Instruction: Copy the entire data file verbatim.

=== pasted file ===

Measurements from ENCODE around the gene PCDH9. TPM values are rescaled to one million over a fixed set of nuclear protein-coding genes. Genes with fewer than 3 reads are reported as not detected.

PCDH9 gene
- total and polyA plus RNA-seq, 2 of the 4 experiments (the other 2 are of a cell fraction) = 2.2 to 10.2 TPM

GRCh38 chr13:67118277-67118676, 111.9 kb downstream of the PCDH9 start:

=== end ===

Measurements from ENCODE around the gene PCDH9. TPM values are rescaled to one million over a fixed set of nuclear protein-coding genes. Genes with fewer than 3 reads are reported as not detected.

PCDH9 gene
- total and polyA plus RNA-seq, 2 of the 4 experiments (the other 2 are of a cell fraction) = 2.2 to 10.2 TPM

GRCh38 chr13:67118277-67118676, 111.9 kb downstream of the PCDH9 start: